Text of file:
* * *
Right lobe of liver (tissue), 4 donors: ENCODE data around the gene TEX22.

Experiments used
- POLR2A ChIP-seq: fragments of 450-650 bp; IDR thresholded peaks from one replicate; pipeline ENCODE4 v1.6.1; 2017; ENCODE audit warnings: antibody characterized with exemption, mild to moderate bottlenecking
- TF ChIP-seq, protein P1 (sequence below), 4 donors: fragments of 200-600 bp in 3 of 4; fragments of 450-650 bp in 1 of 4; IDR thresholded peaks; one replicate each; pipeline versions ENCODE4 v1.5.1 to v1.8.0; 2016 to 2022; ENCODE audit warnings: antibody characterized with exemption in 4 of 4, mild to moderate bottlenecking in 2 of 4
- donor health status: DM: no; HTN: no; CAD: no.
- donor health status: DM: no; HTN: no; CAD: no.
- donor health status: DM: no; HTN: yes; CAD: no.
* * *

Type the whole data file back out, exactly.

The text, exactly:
Right lobe of liver (tissue), 4 donors: ENCODE data around the gene TEX22.

Experiments used
- POLR2A ChIP-seq: fragments of 450-650 bp; IDR thresholded peaks from one replicate; pipeline ENCODE4 v1.6.1; 2017; ENCODE audit warnings: antibody characterized with exemption, mild to moderate bottlenecking
- TF ChIP-seq, protein P1 (sequence below), 4 donors: fragments of 200-600 bp in 3 of 4; fragments of 450-650 bp in 1 of 4; IDR thresholded peaks; one replicate each; pipeline versions ENCODE4 v1.5.1 to v1.8.0; 2016 to 2022; ENCODE audit warnings: antibody characterized with exemption in 4 of 4, mild to moderate bottlenecking in 2 of 4
- donor health status: DM: no; HTN: no; CAD: no.
- donor health status: DM: no; HTN: no; CAD: no.
- donor health status: DM: no; HTN: yes; CAD: no.